consilio provida, in sermone strennua, corpore casta, moribus proba, ad dirimenda populi iudicia nulli secunda, omnibus affabilis, sed plus amabilis, feminei sexus decus et gloria, dictans negocia providenter virilia. Sed quia nemo ex omni parte beatuspozn., talis ac tante laudis femina – heu dira conditio humana – fuit phitonissa. Et quia populo multa et certa predixit futura, omnis illa gens commune cnsilium iniens patris eius post necem hanc sibi prefecit in iudicem. Ea tempestate inter duos cives, opibus et genere eminentiores et qui videbantur populi esse rectores, orta est non modica litigio agri contigui de termino pozn.. Qui in tantum proruperunt in mutuam rixam, ut alter alterius spissam unguibus volaret in barbam, et nudis conviciis semet ipsos turpiter digito sub nasum confundentes intrant bachantes curiam ac non sine magno strepitu adeunt domnam et, ut ratione iusticie dubiam inter eosdirimat causam, suppliciter rogant. Illa interim, ut est lasciva mollicies mulierum, quando non habet quem timeat virum, cubito subnixapozn.ceu puerum enixa, alte in pictis stratis nimis molliter acubabat.Cumque per callem iusticiepozn.incedens, personam hominum non respiciens tocius controversie inter eos orte causam ad statum rectitudinis perduceret, tunc is, cuius causa in iudicio non obtinuit palmam, plus iusto indignatus terque quaterque caput concussitpozn.et more suo terram ter baculo percussit ac barbam pleno ore saliva conspergenspozn.exclamat: O iniuria viris haud toleranda! Femina rimosa virilia iudicia mente tractat dolosa. Scimus profecto, quia femina sive stans seu in solio residens parum sapit, quanto minus, cum in stratis accubat? Re vera tunc magis est ad accessum mariti apta quam dictare militibus iura. Certum est enim longos esse crinespozn. omnibus, sed breves sensus mulieribus. Satius est moripozn., quam viris talia pati. Nos solos obprobrium nationibus et gentibus destituit natura, quibus deest rector et virilis censura, et quos premunt feminae iura. Ad hec domna illatam sibi contumeliam dissimulans et dolorem cordis femineo pudore celans subrisit et Ita est, inquit, ut ais; femina sum, femina vivo, sed ideo parum vobissapere videor, quia vos non in virga ferreapozn. iudico, et quoniam sine timore vivitis, merito me despicitis. Nam ubi est timorpozn. pozn., ibi honor. Nunc autem necesse est valde, ut habeatis rectorem femina ferociorem. Sic et columbepozn. olim albiculum milvum, quemsibi elegerant in regem, spreverunt, ut vos me spernitis, et accipitrem multo ferociorem sibi ducem prefecerunt, qui fingens culpas tam nocentes quam innocentes cepit necare; et ex tunc usque hodie vescitur columbis accipiter. Ite nunc domum, ut quem vos cras eligatis in dominum, ego assumam mihi in maritum.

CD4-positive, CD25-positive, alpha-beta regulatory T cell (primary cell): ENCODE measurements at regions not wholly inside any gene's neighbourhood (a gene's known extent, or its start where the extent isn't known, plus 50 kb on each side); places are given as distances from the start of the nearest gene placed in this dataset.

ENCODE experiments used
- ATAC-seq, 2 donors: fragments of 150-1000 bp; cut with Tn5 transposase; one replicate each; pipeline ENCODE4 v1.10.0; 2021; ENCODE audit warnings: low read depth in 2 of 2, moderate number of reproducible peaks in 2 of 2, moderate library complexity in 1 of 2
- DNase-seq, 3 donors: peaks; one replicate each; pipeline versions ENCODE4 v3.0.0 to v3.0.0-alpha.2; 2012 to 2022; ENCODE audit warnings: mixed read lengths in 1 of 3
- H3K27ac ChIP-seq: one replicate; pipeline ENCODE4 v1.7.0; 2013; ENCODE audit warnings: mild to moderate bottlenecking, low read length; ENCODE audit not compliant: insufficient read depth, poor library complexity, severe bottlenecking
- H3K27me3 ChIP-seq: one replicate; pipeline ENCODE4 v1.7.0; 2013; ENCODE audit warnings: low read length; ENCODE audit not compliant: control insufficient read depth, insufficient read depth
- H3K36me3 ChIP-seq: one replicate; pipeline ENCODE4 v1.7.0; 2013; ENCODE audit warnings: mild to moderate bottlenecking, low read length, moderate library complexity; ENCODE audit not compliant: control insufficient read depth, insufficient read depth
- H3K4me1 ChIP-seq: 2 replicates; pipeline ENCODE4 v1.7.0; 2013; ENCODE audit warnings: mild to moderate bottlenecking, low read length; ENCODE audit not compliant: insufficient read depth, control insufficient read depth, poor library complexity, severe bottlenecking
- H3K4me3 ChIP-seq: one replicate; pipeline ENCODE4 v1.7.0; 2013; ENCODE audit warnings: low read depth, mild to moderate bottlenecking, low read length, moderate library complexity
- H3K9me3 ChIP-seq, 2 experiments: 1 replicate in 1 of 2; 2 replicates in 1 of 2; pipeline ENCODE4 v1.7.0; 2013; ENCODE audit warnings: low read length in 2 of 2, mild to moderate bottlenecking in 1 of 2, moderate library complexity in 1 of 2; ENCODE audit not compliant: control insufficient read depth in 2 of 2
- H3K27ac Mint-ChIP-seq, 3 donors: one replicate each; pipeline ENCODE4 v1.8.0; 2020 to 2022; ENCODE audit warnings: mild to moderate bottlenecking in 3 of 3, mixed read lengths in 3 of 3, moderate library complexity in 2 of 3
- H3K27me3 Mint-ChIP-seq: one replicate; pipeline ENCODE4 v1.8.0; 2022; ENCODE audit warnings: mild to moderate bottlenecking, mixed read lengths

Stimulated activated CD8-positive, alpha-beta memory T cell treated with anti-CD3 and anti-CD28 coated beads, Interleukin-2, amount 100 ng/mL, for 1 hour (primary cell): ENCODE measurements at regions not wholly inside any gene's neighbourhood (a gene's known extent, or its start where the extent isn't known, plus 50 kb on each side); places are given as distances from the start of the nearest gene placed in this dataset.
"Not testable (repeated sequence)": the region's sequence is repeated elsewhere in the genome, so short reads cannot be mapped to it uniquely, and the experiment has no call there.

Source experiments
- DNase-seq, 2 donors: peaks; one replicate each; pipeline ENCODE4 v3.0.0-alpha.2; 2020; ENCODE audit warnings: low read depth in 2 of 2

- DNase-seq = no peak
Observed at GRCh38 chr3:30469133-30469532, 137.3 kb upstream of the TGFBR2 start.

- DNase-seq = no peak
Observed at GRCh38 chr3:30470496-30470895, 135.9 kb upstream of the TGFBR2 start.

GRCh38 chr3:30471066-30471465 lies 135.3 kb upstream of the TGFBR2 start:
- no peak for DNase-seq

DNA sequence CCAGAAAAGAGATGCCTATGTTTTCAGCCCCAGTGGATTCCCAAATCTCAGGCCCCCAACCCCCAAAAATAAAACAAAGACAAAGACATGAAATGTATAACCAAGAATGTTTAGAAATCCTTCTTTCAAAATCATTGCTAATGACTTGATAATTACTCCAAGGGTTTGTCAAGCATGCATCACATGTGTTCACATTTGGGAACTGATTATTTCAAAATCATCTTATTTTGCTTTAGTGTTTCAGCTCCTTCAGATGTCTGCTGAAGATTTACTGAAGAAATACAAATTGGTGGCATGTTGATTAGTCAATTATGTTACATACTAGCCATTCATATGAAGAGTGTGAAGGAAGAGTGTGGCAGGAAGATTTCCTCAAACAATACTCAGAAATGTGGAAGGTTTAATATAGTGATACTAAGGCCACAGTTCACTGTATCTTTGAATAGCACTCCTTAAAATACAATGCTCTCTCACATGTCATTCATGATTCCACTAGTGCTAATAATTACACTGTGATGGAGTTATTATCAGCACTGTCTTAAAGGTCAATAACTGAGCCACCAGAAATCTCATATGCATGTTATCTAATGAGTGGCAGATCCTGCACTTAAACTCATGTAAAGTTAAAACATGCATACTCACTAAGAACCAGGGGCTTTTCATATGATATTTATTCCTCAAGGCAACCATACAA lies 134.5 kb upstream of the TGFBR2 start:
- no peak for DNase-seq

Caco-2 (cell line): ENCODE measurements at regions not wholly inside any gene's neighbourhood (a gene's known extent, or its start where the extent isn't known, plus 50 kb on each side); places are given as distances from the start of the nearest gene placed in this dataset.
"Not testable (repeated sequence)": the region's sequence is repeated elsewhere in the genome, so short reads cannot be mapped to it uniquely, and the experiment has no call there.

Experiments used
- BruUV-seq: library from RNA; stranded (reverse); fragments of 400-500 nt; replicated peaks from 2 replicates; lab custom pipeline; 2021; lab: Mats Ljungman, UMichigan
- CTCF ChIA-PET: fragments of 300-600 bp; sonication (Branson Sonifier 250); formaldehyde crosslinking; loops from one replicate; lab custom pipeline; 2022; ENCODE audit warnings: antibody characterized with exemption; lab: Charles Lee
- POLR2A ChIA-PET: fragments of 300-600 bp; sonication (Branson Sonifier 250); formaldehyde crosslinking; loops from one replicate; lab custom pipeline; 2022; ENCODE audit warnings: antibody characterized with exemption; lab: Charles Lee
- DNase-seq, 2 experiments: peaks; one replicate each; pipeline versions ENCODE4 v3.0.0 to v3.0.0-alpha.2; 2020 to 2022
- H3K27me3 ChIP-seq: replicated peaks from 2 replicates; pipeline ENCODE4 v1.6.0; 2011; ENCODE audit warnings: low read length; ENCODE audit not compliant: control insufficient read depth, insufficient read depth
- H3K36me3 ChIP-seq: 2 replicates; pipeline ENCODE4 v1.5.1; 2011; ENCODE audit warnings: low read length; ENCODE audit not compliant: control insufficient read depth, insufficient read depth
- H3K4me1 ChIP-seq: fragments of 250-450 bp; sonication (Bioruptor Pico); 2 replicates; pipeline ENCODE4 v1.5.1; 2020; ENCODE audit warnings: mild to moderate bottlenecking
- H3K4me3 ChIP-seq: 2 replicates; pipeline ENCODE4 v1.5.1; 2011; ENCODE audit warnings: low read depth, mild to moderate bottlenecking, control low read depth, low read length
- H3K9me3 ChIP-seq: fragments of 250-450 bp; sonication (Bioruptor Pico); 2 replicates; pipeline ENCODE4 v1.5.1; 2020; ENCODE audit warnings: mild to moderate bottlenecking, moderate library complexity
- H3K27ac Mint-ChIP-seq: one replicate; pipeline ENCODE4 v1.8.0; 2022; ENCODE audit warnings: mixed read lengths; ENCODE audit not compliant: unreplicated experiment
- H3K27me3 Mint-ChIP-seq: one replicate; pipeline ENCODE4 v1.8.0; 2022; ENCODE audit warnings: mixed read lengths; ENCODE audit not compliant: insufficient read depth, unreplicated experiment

Interea predictas advocat sorores, quas non inpares agitabantfurores, quarum magica arte et propria ludificabat populum per omnia; ipsa enim Lubossa fuit, sicut prediximus, phitonissa, utChumeaSibilla, altera venefica ut Colchis Medea, tercia malefica, ut Aeaeae Circes pozn.. Illa nocte quid consilii inierint ille tres Eumenidesaut quid secreti egerint, quamvis ignotum fuerit, tamen omnibus luce clarius mane patuit, cum soror earum Lubossa et locum, ubi duxfuturus latuit, et quis esset nomine indicavit. Quis enim cerederet, quod de aratro sibi ducem prerogarent? Aut quis sciret, ubi araret, qui rector populi fieret? Quid enim phitonicus furor nescit? Aut quid est, quod magica ars non efficit? Potuit Sibilla Romano populo seriem fatorum fere usque in diem iudicii predicere, que etiam, si fas est crederepozn., de Christo vaticinata est, sicut quidam doctorpozn. in sermone sue predicationis versus Virgilii pozn. ex persona Sibille de adventu Domini compositos introducit. Potuit Medea herbis et carmine sepe e celo Hyperionem et Berecinthiam deducerepozn.; potuit ymbres, fulgura et tonitrua elicere de nubibus; potuit regemEgacum pozn. de sene facere iuvenem. Carmine Circes socii Ulixesconversi suntpozn. in diversas ferarum formas et rex Picuspozn. in volucrem, que nunc dicitur picus. Quid mirum? Quanta egerunt artibus suis magi in Egypto, qui pene totidem mira carminibus suis fecerunt, quot Dei famulus Moyses ex virtute Dei exhibuisse perhibetur. Hactenus hecpozn..